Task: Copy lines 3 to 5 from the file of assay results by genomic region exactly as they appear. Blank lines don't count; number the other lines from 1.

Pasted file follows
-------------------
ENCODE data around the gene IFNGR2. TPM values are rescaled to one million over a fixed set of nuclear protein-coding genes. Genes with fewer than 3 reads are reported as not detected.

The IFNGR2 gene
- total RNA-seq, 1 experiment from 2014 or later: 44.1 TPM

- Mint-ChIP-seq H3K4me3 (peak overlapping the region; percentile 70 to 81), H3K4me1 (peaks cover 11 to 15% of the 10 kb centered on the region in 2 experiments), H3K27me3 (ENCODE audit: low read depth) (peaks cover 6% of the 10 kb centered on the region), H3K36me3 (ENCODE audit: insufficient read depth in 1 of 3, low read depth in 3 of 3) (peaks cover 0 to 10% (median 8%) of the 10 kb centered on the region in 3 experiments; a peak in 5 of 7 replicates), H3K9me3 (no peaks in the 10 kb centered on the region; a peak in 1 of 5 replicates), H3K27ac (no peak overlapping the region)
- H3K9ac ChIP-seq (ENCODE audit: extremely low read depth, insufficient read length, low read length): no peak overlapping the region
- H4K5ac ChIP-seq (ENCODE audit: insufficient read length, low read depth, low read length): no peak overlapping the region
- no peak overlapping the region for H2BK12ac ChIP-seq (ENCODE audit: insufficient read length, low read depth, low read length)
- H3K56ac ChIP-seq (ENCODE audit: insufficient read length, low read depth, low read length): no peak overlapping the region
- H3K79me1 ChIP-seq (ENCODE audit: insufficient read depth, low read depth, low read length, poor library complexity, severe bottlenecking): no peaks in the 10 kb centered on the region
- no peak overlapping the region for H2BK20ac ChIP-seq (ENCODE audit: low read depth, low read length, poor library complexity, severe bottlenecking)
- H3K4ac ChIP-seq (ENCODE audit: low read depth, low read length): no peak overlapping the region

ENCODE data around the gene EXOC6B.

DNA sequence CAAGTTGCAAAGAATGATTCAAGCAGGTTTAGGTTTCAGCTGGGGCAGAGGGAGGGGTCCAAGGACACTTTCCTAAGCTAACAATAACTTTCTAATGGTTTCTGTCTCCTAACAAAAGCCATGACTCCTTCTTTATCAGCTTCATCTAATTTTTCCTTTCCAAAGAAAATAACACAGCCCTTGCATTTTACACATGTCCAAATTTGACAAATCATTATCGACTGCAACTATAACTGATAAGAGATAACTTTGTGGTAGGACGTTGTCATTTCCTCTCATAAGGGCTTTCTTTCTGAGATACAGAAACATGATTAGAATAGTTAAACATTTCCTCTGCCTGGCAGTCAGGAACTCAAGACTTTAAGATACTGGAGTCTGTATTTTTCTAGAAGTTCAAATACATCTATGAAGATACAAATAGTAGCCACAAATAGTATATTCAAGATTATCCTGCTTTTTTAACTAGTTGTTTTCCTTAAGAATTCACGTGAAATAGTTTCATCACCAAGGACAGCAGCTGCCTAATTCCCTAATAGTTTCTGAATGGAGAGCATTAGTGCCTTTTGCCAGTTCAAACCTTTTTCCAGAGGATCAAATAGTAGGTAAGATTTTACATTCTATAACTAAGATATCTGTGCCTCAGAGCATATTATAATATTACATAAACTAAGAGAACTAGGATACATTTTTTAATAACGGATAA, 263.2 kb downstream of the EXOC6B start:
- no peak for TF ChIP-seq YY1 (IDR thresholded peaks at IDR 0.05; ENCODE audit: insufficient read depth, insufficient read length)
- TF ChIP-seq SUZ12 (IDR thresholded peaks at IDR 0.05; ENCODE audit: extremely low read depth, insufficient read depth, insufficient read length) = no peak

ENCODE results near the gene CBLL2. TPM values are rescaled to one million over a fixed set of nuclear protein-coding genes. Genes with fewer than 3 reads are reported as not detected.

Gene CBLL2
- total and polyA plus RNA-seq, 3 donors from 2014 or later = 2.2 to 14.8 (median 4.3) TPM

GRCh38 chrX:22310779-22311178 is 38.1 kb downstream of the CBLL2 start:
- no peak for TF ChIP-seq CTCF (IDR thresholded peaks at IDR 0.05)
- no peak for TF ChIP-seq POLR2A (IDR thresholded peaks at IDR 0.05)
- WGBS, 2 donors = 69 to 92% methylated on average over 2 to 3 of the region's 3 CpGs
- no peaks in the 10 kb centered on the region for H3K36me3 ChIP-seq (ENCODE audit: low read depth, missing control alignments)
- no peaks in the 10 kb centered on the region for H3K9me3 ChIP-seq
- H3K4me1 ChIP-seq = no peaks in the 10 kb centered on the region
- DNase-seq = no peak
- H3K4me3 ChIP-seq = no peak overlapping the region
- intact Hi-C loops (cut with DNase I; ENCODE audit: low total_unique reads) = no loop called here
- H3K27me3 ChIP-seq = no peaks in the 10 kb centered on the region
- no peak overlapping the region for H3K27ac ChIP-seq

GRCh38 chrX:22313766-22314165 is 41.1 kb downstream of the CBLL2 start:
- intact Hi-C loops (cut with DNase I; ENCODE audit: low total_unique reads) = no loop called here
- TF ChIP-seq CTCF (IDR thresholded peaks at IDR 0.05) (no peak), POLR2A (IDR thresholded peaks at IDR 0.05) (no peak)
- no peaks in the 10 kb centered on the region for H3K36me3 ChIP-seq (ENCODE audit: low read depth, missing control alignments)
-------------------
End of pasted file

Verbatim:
- total RNA-seq, 1 experiment from 2014 or later: 44.1 TPM

- Mint-ChIP-seq H3K4me3 (peak overlapping the region; percentile 70 to 81), H3K4me1 (peaks cover 11 to 15% of the 10 kb centered on the region in 2 experiments), H3K27me3 (ENCODE audit: low read depth) (peaks cover 6% of the 10 kb centered on the region), H3K36me3 (ENCODE audit: insufficient read depth in 1 of 3, low read depth in 3 of 3) (peaks cover 0 to 10% (median 8%) of the 10 kb centered on the region in 3 experiments; a peak in 5 of 7 replicates), H3K9me3 (no peaks in the 10 kb centered on the region; a peak in 1 of 5 replicates), H3K27ac (no peak overlapping the region)
- H3K9ac ChIP-seq (ENCODE audit: extremely low read depth, insufficient read length, low read length): no peak overlapping the region